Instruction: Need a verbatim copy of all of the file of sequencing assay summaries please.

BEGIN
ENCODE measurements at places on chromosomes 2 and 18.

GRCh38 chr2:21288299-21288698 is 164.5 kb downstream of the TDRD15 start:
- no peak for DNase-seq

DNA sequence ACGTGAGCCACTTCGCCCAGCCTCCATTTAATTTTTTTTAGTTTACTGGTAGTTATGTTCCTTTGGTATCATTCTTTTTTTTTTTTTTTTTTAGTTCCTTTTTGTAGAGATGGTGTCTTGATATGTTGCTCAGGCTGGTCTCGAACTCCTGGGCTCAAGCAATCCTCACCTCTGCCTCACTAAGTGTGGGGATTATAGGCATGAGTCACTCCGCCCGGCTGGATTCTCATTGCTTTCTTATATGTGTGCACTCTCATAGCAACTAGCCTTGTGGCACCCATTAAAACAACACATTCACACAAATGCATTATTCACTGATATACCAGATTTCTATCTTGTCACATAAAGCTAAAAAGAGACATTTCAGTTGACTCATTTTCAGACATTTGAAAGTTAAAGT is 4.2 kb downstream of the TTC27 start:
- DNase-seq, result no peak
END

ENCODE measurements at places on chromosomes 2 and 18.

GRCh38 chr2:21288299-21288698 is 164.5 kb downstream of the TDRD15 start:
- no peak for DNase-seq

DNA sequence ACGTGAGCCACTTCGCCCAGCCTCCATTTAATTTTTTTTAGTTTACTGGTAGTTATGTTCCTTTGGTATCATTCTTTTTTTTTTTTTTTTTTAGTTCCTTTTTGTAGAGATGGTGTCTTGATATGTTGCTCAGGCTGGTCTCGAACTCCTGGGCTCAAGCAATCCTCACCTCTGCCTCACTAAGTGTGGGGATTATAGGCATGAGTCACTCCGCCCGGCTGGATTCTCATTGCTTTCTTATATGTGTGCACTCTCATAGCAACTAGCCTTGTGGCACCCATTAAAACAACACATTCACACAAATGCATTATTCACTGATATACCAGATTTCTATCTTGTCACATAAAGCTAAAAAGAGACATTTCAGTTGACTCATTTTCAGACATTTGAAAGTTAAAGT is 4.2 kb downstream of the TTC27 start:
- DNase-seq, result no peak